Koch, Brandon – 6-3, 300, 5.45/40 – Offensive Line

Pros: With his size, Brandon could be a good center prospect for a team and perhaps an adequate guard. Koch has reasonably good quickness off the ball and good feet in run blocking or pulling situations. Koch would fit better in a run oriented offense, as he plays with a fairly narrow base and just doesn't have a lot of pass blocking experience. Koch is also a strong body and he uses his hands fairly well, again, especially in running situations.

Cons: If you want versatile, Koch isn't it, because he just doesn't have the experience of doing everything a lineman has to do at the NFL level. Koch got a crash course education in the west coast offense, but he's basically still raw at this point. Intensity is another issue as there doesn't seem to be that mean streak you want in linemen and if you aren't bigger than the other guy, you better be stronger and meaner. Koch isn't and he's a real reach in even being able to get something he never illustrated while at Nebraska.

Overall: You could pigeonhole Koch as a run blocking lineman if there were teams that needed such one dimensional help. As it is, Koch still isn't perfect in that area and he'll have to get a lot stronger to face the kind of interior defensive tackles there are in the league, especially when facing 3-4 defenses, where the nose tackle is usually a giant. Koch is a work in progress, but I don't know that he'll have the time he needs in the league, to be able to improve like he needs to. In the NFL, the cuts come quickly and ruthlessly and if Koch does get picked up, he might get dropped just not long after

Projected Pick: Free Agency (possible teams: Denver, Dallas, Pittsburgh)

Koch, Sam – 5-11, 225, 5.1/40 – Punter

Pros: You don't have to ask Husker fans the pros of Sam Koch. He was the MVP in perhaps three games this last season. Ranking as the second most prolific punter in the country last year, Koch proved to have a solid leg, with better than average accuracy. John Torp, the punter from the University of Colorado, who has seemingly been the toast of the town when it comes to punters in this year's draft, even in the thin air of Boulder, couldn't better Koch last year, statistically.

Torp averaged 44.59 yards per punt on 71 attempts last year, while Koch averaged 46.5 on 71 attempts. Torp put 24 of his 71 attempts inside the opponent's 20-yard line. Koch put 29. In fact, the only category Torp is better than Koch in is in touchbacks. Torp had nine, while Koch had eight.

Koch is also good at getting the ball off quickly, getting air when he needs to and even in the swirling winds of Memorial Stadium, he kicks for distance extraordinarily well.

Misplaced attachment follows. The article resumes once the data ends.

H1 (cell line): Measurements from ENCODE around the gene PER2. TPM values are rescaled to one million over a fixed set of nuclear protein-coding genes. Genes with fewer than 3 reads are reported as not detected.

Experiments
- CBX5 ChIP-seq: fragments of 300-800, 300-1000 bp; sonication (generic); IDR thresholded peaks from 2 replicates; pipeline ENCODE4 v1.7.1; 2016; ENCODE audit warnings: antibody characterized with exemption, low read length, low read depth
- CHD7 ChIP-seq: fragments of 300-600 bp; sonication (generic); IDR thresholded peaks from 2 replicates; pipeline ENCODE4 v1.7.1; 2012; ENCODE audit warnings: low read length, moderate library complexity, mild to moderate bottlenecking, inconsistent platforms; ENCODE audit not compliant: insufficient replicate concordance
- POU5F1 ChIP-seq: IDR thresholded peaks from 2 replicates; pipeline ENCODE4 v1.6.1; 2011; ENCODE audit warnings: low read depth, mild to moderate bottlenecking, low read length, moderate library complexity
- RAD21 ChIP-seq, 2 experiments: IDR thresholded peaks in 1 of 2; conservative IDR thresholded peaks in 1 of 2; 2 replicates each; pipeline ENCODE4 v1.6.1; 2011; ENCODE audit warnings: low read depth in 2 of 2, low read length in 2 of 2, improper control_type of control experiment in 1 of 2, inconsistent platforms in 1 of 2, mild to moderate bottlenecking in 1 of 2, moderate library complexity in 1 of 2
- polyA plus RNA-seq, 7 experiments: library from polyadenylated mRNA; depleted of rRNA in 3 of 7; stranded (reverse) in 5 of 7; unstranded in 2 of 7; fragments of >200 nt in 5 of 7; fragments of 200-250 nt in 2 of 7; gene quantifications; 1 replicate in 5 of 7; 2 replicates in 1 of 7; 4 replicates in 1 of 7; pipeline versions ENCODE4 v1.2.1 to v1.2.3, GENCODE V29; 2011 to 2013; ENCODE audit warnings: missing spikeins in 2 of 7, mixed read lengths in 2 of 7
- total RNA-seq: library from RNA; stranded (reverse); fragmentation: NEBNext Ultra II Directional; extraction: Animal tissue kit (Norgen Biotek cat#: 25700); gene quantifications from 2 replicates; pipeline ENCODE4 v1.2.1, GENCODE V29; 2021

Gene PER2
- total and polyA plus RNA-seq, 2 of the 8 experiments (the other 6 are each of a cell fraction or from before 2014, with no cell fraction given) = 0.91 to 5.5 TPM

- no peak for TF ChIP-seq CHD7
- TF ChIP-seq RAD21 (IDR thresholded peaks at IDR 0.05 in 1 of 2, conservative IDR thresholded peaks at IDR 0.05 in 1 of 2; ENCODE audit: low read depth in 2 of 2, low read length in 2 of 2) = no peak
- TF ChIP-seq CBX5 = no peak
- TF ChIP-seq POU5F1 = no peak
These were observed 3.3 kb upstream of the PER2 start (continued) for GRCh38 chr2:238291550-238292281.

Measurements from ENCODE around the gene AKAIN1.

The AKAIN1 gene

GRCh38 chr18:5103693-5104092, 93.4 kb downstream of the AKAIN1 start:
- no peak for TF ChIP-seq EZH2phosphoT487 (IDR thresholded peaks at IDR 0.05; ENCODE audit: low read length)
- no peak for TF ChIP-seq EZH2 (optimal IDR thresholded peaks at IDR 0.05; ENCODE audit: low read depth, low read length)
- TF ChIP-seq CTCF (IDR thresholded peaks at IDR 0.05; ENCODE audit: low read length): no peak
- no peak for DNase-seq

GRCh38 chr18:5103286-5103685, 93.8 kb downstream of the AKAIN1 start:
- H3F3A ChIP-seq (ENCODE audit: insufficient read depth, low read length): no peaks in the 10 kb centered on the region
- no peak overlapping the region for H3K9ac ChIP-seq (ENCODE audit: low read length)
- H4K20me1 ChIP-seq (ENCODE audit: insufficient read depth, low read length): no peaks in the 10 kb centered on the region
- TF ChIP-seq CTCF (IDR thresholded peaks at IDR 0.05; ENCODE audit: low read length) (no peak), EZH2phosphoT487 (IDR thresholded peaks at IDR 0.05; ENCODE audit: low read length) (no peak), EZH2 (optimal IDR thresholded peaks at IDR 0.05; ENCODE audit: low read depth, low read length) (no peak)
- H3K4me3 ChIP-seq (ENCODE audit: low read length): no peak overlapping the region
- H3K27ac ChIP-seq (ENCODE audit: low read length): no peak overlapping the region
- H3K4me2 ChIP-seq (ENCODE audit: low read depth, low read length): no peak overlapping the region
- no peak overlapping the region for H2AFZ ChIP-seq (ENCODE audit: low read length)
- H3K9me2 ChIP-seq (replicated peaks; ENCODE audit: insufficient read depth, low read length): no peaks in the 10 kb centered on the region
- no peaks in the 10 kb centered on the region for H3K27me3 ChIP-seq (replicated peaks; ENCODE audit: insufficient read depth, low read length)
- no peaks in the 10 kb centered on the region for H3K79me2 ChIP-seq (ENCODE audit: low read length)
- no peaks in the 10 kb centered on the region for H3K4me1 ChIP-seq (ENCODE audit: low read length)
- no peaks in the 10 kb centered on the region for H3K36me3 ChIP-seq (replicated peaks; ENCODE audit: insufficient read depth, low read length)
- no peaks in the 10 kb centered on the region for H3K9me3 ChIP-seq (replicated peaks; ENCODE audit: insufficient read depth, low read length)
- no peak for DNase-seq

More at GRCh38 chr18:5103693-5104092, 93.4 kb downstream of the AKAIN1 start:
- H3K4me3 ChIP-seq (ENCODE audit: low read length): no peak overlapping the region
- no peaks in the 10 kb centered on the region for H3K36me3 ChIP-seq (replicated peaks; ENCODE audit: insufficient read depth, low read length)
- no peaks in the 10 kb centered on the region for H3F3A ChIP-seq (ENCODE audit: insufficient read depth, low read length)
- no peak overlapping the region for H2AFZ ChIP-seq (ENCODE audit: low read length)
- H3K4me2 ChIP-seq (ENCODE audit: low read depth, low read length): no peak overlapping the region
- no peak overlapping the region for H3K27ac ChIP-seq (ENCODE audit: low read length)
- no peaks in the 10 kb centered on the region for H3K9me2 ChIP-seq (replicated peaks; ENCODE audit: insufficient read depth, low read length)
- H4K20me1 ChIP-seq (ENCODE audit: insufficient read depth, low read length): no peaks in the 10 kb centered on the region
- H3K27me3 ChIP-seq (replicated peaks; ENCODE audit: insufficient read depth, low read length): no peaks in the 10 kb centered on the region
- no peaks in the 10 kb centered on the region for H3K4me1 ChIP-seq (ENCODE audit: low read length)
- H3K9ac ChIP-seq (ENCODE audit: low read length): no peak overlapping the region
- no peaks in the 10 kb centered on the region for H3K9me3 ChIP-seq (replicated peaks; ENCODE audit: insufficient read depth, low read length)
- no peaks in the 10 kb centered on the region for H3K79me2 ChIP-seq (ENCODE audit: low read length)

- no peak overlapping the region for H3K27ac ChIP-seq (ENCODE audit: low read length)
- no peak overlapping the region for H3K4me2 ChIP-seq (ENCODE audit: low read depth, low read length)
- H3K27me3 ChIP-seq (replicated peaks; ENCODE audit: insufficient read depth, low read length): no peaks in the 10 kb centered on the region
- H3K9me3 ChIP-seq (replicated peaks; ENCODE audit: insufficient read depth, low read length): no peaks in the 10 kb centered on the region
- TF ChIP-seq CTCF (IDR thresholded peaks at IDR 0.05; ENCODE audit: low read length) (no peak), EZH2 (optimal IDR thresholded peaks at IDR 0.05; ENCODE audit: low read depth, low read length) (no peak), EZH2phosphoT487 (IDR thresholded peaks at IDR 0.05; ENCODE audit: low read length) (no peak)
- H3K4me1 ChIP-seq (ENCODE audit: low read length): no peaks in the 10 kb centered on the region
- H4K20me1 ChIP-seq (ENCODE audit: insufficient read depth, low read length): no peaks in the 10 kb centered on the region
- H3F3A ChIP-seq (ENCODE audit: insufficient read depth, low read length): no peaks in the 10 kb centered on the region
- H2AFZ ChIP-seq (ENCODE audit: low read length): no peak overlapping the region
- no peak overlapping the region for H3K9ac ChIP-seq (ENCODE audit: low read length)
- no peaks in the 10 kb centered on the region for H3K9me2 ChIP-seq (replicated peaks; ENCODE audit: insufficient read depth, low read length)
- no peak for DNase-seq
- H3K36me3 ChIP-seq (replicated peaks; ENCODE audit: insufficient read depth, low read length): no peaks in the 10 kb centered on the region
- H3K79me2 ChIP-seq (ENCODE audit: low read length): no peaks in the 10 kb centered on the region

Cons: If Size matters, that's Koch's only real downside as he isn't the Ray Guy prototype of this tall-lanky-type, who can get great extension through his kicks and generate incredible leg speed. Because of the success of the coverage teams, Koch's ability to tackle is suspect, although Koch himself would claim that he almost knocked Nebraska wide receiver Terrence Nunn clean out last year in practice.

Overall: There's a love fest with just about every punter other than Sam Koch for this draft and I personally don't get it. He's a proven commodity when it comes to sky kicks, kicking accuracy and getting the ball off quickly. If there is an underrated Husker in this draft, he's it, and I think like most teams have learned, who do get Nebraska kickers, Koch will be just another solid one out of that line.

Projected Pick: 7th round (possible teams: Houston, Washington, Green Bay)

Muhammad, Wali – 6-1, 250, 4.9/40 – Linebacker/Defensive End

Pros: There is one thing that defines Muhammad and that's his motor. It never stops. Quick off the line, Wali flies to the ball carrier or the quarterback, whichever comes first. At his size, he's decent at taking on blockers, but his role has been serving as a defensive end in passing situations, so there's still a big mismatch between him and most offensive tackles. He's a solid hitter and flows to the ball very well and he's very good side-to-side. Muhammad plays fast, which belies some measurables he might put up. As they say, he's got great football speed and his stamina is good, though, we have to qualify that, by reiterating that he was a situational player for the Huskers.

Cons: Muhammad is quick and relentless, but he plays a little out of control at times. He's often found out there in no man's land from over pursuing a player. He's good straight line, but doesn't play that well in space as he doesn't have a real good change of direction. He's quick, but doesn't have great straight line speed, hence the problem he'll have at the next level, depending on which position he might play.